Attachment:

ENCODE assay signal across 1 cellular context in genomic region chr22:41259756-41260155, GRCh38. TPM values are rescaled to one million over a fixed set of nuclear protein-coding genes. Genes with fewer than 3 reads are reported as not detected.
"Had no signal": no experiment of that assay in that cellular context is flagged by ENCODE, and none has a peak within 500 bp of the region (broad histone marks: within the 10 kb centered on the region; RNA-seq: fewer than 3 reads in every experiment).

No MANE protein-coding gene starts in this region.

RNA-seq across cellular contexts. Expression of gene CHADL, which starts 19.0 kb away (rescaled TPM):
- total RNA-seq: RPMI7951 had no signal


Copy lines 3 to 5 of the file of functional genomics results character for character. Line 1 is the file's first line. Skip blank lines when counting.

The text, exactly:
No MANE protein-coding gene starts in this region.

RNA-seq across cellular contexts. Expression of gene CHADL, which starts 19.0 kb away (rescaled TPM):
- total RNA-seq: RPMI7951 had no signal